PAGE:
GENEVIEVE O’REILLY: You know, like you’ve said, we’ve met Mon Mothma before in different iterations, in different versions of the Star Wars storytelling. And each time we’ve met her, we’ve met this kind of composed, regal, dignified woman who often like with Cassian in Rogue One, she is to send people out on a mission. I think what’s extraordinary about how Tony has written Andor and where he has chosen to begin this story is so very different to where we find Mon Mothma in Rogue One. She is still that very dignified senator. But for the first time, we get to see the woman behind the role. We get to see a private face of Mon Mothma. We get to flesh out not just the senator, not just the would-be leader of a Rebel Alliance, but also the woman.
Adria, your character Bix is a strong female character. It must have been great bringing that sense of empowerment through the screen. What do you like most about Bix?
ADRIA ARJONA: Well, I liked a lot of things about Bix. I think she’s fearless. And she’s bold, yet really deep inside, she’s incredibly loyal and compassionate and cares a little too much for the people around her. And I think that’s sometimes at her own detriment. I think this boldness and powerful thing is sort of like a facade that she puts on for… She almost puts that as a show. But deep down, she cares deeply about the people around her. And I think that’s the part that I love the most about Bix.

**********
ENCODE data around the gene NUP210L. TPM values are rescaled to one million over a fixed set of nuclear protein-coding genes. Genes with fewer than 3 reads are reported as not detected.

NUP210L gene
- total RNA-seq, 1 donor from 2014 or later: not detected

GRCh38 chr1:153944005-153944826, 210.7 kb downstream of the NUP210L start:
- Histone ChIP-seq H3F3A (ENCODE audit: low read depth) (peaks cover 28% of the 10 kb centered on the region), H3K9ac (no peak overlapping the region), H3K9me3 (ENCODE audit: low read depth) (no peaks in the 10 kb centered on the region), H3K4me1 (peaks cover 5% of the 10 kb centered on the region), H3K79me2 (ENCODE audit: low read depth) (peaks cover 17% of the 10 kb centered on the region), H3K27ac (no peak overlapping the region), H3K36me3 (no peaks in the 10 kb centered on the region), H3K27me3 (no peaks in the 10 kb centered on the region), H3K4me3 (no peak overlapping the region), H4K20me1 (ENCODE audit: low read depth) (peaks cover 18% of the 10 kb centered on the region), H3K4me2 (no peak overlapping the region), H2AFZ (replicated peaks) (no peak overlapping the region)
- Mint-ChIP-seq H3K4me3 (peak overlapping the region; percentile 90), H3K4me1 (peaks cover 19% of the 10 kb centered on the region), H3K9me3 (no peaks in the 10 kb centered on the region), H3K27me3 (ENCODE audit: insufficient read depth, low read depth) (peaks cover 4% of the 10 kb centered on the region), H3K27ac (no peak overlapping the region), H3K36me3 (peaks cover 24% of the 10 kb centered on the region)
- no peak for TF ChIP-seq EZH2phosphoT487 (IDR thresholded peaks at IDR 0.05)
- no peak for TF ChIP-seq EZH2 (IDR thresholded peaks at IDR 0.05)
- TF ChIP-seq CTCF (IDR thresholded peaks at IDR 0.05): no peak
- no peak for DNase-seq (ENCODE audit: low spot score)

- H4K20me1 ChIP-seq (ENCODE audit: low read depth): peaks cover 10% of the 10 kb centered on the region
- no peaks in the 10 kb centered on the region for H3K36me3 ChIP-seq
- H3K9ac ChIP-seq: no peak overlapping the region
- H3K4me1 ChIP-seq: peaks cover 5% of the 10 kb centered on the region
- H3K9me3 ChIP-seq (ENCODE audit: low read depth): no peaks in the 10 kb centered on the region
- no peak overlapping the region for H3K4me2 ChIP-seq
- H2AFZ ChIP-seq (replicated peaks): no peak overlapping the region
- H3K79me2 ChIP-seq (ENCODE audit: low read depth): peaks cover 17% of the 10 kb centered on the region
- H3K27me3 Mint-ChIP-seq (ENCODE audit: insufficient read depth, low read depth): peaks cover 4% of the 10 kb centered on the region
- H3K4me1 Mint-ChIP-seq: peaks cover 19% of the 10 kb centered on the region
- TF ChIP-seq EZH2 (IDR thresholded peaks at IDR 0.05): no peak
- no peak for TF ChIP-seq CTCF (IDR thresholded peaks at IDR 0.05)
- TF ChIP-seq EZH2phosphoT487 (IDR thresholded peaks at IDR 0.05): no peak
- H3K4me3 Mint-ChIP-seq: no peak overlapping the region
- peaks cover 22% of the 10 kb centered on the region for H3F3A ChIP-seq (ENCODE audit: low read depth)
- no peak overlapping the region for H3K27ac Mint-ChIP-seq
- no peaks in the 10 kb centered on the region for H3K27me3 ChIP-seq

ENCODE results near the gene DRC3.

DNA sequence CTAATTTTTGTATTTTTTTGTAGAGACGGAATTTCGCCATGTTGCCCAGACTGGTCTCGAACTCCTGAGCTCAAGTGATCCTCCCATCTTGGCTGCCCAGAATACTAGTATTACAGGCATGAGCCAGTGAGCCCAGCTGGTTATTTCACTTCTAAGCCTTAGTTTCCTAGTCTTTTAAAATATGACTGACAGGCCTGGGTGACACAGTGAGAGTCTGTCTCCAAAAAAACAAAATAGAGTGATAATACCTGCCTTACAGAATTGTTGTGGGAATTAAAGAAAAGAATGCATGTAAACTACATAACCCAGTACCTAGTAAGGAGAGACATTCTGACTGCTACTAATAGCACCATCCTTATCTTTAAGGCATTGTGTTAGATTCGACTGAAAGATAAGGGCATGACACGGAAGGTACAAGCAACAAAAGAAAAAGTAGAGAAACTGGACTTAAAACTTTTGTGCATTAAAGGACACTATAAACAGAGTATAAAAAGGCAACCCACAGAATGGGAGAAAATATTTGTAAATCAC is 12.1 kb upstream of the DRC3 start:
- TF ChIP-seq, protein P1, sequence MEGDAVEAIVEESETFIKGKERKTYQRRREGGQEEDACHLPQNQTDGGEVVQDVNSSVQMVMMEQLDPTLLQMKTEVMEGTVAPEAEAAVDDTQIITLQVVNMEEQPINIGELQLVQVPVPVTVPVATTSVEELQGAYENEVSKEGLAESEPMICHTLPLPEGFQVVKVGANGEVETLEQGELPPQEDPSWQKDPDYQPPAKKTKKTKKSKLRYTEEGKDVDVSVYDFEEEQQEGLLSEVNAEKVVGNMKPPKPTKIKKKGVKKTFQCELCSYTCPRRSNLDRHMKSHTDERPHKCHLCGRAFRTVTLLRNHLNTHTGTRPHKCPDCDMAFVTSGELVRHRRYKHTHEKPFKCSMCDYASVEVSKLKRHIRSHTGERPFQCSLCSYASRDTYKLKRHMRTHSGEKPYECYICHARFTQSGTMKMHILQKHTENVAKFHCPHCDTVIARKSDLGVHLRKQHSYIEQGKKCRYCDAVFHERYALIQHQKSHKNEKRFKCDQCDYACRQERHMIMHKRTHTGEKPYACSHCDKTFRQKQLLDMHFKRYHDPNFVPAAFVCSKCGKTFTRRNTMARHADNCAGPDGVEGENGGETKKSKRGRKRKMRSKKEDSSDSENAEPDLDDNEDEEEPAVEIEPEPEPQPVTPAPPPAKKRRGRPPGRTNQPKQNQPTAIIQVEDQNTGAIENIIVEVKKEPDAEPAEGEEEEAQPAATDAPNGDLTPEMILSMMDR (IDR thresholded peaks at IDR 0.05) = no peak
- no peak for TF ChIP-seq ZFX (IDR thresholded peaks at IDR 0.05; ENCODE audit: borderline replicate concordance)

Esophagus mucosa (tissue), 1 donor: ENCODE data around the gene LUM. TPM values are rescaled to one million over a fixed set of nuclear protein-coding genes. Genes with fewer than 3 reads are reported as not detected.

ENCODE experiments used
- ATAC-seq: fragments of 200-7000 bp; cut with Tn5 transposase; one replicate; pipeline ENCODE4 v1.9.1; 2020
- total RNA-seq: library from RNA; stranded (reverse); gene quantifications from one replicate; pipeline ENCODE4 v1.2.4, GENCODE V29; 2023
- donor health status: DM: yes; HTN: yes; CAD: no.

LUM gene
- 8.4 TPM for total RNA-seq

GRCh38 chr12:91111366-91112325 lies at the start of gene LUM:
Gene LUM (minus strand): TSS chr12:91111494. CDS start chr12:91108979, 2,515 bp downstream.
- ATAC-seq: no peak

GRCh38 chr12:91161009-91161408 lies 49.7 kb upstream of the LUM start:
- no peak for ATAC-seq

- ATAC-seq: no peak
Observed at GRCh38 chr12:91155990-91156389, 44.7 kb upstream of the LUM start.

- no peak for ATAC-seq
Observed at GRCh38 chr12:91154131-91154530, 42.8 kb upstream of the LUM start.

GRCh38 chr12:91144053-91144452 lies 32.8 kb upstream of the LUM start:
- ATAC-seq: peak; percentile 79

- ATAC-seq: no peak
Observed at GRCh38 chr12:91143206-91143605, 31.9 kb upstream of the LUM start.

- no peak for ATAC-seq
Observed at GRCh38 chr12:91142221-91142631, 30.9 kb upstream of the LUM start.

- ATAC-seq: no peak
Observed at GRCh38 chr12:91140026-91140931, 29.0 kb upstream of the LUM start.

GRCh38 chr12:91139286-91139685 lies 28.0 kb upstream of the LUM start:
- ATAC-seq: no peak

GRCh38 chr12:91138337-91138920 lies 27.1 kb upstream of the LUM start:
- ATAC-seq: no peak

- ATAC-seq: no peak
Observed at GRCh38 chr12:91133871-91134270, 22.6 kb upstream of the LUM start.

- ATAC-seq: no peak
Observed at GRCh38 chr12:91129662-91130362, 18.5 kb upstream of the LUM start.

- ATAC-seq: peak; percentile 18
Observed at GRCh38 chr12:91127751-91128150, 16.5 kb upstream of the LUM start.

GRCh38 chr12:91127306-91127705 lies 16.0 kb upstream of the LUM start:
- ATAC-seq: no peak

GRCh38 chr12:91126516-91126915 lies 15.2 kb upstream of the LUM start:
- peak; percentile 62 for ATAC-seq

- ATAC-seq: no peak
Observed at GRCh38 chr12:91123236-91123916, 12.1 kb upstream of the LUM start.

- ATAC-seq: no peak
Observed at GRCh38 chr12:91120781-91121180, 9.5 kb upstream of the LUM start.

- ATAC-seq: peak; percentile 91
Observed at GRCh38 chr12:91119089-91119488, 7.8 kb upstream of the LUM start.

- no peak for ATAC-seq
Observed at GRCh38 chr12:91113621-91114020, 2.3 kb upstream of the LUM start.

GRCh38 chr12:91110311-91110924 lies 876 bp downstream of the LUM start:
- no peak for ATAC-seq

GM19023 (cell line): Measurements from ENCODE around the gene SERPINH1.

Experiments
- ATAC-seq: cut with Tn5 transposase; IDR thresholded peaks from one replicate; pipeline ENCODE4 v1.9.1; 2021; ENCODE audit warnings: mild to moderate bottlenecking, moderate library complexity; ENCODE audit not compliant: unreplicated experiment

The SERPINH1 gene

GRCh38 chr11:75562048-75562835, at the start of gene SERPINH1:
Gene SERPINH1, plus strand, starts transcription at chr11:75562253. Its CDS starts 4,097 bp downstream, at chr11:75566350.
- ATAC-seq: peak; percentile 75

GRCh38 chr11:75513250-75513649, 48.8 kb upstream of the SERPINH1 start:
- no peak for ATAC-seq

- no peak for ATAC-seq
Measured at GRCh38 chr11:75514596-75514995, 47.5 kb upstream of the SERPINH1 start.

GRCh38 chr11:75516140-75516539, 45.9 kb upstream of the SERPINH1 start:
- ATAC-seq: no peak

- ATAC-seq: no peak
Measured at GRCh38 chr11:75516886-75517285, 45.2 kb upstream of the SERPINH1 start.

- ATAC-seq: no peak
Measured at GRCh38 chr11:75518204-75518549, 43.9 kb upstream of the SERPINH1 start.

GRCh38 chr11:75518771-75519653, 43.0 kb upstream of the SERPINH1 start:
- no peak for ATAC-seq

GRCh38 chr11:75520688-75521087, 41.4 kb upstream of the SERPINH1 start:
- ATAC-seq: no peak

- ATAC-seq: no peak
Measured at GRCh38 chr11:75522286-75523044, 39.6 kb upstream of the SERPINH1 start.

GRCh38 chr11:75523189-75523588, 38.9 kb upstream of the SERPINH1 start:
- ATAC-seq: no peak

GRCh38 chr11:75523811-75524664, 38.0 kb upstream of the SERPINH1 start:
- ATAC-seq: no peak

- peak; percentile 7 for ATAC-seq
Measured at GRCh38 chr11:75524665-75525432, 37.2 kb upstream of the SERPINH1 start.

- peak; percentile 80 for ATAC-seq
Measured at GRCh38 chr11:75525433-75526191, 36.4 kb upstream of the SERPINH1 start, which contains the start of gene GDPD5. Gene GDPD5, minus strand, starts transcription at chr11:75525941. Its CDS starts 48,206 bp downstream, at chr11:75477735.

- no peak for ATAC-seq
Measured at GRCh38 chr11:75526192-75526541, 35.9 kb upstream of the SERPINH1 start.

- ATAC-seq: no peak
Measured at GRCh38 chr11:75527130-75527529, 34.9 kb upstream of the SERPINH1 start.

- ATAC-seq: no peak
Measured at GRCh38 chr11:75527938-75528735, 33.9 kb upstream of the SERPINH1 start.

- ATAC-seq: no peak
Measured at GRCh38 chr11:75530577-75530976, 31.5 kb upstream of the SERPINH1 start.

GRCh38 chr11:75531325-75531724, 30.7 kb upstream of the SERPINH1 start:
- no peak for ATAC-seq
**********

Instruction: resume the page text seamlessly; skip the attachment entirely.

Denise, how does your character Dedra Meero fit into the story?
DENISE GOUGH: So Dedra is an ISP officer. And when we meet her, she’s at the kind of low end of the ladder. And she’s incredibly ambitious and meticulous. And what I love about playing her is that, you know, she’s in this very male-dominated world. And she’s seeing around her the way that people are missing what she can see is happening. And we’ve been talking a lot about this today, both about Dedra and Syril and how they come into this world. They’re sort of outsiders within the ISB. And so yes, she’s clawing her way up the ladder. And I love portraying the effect that power just has on a person, like the danger of that pursuit of power and control, regardless of gender. I mean, I do kind of love that you’re thinking oh, go girl. And then you remember, she’s in a fascist organization. And so yeah, I’m getting a real thrill being able to play her.Continue reading “ANDOR Global Press Conference: Tony Gilroy, Diego Luna, and Cast Discuss Their Upcoming Show”
With Andor right around the corner, Caitlin and Charlotte revisit 2016’s ROGUE ONE and talk about it through the lens of 3 different themes: Hate, Trust, and Redemption. In part one, we talk about hate, self-loathing, and righteous hatred. In part two, we talk about how trust has a domino-effect throughout the film and ultimately serves as the glue. Finally, in part three, we talk about how ROGUE ONE is a redemption story. All this and more on Skytalkers. Click here to listen to the episode directly!